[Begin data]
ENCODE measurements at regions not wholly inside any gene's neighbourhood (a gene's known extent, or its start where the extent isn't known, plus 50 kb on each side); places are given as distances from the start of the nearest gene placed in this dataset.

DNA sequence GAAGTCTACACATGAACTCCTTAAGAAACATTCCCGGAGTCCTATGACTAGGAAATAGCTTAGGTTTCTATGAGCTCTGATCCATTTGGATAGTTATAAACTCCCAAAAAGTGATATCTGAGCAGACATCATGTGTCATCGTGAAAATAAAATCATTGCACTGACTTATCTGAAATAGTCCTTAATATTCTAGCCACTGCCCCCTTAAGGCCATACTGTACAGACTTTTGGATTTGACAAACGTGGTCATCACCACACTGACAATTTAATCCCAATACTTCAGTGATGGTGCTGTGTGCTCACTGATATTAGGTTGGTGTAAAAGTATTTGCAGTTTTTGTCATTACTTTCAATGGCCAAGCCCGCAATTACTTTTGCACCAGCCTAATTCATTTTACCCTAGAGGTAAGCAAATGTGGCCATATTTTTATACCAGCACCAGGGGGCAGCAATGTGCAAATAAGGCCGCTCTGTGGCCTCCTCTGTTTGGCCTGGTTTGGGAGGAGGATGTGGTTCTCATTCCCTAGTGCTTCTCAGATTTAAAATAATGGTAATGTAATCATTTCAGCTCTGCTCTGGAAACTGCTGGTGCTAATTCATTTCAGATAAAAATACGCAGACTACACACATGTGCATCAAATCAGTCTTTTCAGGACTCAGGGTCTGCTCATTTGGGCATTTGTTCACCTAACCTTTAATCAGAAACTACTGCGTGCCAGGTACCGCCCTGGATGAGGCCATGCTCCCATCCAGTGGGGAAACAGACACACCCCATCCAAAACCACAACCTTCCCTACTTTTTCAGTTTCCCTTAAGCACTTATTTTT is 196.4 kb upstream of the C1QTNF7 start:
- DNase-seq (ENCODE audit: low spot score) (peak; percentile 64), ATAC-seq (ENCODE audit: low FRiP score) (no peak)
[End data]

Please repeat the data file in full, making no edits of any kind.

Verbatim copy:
ENCODE measurements at regions not wholly inside any gene's neighbourhood (a gene's known extent, or its start where the extent isn't known, plus 50 kb on each side); places are given as distances from the start of the nearest gene placed in this dataset.

DNA sequence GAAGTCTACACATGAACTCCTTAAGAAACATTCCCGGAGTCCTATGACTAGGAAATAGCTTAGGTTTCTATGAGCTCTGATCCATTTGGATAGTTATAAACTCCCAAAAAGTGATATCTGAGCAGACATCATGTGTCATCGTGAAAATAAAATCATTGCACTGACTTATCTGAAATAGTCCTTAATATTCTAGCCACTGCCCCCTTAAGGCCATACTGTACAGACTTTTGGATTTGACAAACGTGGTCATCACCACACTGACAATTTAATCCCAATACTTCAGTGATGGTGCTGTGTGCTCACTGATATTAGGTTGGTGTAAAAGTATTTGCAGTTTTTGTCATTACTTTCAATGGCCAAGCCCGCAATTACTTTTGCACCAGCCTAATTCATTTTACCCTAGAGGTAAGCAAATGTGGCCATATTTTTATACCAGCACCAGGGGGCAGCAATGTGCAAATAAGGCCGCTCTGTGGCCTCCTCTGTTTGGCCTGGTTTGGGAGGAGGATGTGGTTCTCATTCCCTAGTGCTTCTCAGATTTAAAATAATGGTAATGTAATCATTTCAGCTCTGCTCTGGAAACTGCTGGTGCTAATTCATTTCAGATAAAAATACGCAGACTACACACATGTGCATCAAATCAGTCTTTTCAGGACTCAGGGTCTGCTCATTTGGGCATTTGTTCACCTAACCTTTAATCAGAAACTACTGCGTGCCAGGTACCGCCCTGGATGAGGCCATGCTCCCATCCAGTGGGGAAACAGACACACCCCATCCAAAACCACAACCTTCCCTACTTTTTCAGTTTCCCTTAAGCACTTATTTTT is 196.4 kb upstream of the C1QTNF7 start:
- DNase-seq (ENCODE audit: low spot score) (peak; percentile 64), ATAC-seq (ENCODE audit: low FRiP score) (no peak)